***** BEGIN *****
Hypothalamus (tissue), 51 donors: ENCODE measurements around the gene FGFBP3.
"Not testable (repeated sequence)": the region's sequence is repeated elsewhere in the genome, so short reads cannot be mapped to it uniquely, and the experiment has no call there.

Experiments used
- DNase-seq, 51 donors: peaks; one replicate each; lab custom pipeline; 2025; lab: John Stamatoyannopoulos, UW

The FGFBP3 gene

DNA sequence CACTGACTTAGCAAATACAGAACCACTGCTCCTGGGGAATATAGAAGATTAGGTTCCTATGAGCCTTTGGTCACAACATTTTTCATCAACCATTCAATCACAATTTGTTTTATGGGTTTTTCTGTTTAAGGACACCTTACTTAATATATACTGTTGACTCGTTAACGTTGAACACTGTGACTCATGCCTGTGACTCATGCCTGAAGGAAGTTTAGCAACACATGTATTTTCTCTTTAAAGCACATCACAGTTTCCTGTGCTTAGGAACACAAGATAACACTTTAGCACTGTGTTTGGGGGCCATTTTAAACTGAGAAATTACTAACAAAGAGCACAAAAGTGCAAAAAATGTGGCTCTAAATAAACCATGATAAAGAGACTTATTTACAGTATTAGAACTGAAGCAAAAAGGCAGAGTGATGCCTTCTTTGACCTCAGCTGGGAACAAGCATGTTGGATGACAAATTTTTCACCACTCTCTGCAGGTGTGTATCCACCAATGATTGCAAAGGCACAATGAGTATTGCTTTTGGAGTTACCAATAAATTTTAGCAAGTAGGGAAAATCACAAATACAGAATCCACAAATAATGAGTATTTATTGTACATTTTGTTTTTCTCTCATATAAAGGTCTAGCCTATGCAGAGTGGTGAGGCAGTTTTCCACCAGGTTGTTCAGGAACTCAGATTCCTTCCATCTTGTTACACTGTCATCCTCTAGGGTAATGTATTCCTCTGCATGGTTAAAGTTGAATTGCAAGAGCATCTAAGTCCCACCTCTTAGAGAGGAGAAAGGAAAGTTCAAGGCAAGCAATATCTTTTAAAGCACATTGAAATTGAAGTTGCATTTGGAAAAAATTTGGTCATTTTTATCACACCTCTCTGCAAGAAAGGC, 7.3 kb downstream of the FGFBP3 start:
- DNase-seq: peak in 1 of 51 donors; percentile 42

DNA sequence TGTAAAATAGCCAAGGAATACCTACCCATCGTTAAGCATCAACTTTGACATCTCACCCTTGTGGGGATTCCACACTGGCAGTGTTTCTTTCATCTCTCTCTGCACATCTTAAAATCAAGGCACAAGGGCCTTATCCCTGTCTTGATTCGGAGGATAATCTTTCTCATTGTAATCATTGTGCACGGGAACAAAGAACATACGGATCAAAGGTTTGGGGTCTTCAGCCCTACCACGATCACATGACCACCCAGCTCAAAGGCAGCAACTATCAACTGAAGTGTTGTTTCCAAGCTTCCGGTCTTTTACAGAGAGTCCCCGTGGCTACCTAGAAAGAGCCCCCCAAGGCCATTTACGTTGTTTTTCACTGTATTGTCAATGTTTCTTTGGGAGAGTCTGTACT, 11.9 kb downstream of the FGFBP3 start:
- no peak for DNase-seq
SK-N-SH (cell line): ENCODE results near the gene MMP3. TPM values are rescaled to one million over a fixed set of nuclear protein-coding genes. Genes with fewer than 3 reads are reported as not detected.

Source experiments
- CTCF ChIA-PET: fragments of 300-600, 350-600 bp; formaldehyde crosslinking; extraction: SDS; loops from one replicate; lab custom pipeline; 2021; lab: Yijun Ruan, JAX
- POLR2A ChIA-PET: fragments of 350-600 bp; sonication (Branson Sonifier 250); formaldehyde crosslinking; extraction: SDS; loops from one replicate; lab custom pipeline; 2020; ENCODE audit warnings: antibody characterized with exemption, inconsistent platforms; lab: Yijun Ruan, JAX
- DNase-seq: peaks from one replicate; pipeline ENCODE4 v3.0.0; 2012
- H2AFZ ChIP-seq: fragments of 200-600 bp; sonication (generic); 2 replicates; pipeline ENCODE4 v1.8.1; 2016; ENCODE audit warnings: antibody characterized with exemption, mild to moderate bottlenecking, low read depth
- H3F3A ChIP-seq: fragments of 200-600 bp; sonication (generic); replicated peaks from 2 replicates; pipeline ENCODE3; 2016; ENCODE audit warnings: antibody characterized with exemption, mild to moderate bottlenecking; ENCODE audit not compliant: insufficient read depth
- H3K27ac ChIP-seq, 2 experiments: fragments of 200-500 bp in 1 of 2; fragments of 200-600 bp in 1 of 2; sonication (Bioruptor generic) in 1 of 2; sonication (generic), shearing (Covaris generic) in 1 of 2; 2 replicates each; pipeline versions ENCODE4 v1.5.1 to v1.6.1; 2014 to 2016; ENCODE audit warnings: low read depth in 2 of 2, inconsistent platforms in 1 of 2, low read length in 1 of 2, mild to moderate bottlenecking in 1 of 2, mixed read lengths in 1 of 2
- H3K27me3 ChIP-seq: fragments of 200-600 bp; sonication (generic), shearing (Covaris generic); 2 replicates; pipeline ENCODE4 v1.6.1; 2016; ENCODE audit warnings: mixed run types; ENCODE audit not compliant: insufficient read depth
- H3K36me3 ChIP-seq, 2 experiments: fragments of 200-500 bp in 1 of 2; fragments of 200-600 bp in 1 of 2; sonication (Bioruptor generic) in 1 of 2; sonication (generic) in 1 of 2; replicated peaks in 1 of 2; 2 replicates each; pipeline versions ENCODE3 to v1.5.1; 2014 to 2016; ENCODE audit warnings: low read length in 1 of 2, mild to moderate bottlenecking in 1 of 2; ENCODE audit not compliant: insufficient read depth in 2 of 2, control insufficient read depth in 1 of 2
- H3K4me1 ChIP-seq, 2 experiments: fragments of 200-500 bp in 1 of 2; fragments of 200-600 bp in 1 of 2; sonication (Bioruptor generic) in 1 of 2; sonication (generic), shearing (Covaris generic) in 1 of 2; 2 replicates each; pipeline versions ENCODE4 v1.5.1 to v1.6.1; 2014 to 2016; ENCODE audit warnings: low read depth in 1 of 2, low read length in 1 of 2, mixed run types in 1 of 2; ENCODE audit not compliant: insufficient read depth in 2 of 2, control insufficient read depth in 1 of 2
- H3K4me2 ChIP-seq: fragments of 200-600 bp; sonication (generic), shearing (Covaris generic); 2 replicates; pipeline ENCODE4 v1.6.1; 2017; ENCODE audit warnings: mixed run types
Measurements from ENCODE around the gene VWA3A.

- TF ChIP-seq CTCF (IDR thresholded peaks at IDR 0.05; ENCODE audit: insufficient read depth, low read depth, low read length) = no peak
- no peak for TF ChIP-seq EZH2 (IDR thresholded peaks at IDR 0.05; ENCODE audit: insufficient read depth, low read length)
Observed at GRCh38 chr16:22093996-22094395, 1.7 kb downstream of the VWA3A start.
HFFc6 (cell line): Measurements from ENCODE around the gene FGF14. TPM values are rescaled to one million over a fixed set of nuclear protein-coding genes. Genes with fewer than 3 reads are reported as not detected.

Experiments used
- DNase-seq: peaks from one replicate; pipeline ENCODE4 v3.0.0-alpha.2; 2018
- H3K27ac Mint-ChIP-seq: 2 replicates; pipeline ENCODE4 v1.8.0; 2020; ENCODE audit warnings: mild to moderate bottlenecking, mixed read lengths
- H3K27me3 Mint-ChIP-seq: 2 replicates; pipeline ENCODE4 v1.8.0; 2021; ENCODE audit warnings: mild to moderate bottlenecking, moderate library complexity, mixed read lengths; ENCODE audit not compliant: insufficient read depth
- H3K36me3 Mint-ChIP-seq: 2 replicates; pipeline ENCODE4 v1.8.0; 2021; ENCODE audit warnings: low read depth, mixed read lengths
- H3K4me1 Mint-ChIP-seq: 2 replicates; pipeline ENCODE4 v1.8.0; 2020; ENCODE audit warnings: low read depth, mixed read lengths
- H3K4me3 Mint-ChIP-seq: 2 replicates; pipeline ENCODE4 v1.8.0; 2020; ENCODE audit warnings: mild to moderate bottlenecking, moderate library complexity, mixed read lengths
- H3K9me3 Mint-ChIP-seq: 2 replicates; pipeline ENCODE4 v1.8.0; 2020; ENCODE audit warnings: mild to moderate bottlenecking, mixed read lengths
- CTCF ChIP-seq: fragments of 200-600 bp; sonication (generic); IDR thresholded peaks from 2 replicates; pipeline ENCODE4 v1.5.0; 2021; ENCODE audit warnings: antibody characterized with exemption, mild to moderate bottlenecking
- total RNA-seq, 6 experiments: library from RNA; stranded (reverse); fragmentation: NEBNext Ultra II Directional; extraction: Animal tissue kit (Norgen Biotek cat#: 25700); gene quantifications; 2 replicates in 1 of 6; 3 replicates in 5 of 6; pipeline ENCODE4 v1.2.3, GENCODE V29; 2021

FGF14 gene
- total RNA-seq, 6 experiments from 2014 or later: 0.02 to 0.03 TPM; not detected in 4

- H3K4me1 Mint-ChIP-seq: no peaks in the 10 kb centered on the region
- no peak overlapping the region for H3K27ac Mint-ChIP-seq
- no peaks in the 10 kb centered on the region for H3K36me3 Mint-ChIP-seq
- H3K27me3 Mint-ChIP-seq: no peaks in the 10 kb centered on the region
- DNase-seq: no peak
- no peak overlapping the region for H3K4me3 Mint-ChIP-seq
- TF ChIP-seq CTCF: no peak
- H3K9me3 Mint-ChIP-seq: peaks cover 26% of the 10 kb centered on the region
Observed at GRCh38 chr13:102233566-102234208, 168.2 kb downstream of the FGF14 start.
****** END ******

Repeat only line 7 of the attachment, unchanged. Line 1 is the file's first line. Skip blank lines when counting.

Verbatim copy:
- DNase-seq: peak in 1 of 51 donors; percentile 42